MUNICH, GERMANY – OCTOBER 31: Empty chairs and tables stand outside a restaurant in front of the opera house where wearing masks is mandatory during the second wave of the coronavirus pandemic on October 31, 2020 in Munich, Germany. The German government recently announced that effective this coming Monday, November 2, all restaurants, bars, cultural venues, cinemas, fitness studios and sports halls must close for four weeks in an effort to rein in the skyrocketing growth in the number of daily infections that recently reached 18,000. Stores, schools and day care centers will remain open. (Photo by Andreas Gebert/Getty Images) – Andreas Gebert/Getty Images Europe
A new study by German scientists claims to have found evidence that lockdowns may have had little effect on controlling the coronavirus pandemic.
Statisticians at Munich University found “no direct connection” between the German lockdown and falling infection rates in the country.
Instead, the study found infection rates had already clearly begun to fall before a national lockdown was imposed last November.
It also found clear evidence the rate was already falling on the two occasions the lockdown was tightened, in December and April.
The study focused on the R number, which indicates how many people each infected person passes the virus to. The scientists argue it is less easily distorted by fluctuating test rates than the weekly infection rates used by the German government to decide lockdown restrictions.
The study found that on each occasion the R number was already under 1 before the new restrictions came into force, indicating that infections were falling. The lockdown has since been lifted across most of the country.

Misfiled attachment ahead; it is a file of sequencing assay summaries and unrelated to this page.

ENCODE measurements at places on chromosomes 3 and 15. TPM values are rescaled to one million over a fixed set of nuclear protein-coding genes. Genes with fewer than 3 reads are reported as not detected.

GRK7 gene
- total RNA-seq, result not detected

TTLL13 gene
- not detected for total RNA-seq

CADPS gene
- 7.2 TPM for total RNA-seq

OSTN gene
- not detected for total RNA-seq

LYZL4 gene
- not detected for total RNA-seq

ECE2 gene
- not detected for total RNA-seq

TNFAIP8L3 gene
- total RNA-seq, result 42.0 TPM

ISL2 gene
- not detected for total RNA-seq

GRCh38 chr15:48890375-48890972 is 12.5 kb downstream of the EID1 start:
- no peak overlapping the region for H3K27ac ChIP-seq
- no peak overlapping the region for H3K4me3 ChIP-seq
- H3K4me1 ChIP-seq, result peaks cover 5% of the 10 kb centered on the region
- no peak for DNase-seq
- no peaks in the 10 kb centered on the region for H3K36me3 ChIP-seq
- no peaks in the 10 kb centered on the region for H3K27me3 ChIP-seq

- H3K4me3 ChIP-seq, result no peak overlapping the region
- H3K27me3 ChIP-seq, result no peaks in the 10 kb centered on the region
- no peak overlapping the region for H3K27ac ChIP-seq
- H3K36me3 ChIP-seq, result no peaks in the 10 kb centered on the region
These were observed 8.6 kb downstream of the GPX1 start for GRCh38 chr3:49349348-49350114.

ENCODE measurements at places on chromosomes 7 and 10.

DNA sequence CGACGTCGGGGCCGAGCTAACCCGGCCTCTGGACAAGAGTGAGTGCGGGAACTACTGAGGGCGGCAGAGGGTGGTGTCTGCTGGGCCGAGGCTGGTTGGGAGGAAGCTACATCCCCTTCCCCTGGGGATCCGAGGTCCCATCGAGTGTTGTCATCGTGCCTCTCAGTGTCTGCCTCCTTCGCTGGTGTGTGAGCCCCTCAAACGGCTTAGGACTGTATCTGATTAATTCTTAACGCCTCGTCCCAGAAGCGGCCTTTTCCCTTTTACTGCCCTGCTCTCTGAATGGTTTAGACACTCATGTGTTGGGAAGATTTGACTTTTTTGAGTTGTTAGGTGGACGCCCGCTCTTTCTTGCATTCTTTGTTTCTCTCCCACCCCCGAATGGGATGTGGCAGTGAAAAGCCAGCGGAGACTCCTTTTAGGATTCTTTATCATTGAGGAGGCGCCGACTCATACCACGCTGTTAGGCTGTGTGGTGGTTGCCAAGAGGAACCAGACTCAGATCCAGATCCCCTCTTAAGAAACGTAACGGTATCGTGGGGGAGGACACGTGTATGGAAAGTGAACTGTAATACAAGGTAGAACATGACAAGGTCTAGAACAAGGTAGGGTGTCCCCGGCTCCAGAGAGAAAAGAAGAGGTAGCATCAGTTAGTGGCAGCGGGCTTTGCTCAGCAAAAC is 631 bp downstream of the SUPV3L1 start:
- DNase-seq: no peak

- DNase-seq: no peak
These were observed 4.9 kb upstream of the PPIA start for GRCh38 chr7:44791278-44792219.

“The measures taken could have had a positive effect on the course of the infection, but are not solely responsible for the decline,” the study’s authors wrote.
The study was quickly seized on by lockdown opponents, but its authors were at pains to stress they were not making a political argument.
“You can’t tell from the data that the lockdown was unnecessary,” Prof Ralph Brinks, one of the study’s co-authors, told German television.
“All that it shows is that the start of lockdown and the fall in infections do not coincide.” Germany went into “lockdown lite”, with restaurants and bars closed but non-essential shops open, on November 2.
It went into full lockdown on December 16, and restrictions were tightened on April 23 under Angela Merkel’s “emergency brake”.
While no one has disputed the study’s figures, other scientists argued the debate over lockdown may have contributed to the fall in infections.
Thorsten Lehr, professor of clinical pharmacy at Saarland University, told German television public discussions over impending lockdown measures may have influenced people to change their behaviour and meet others less.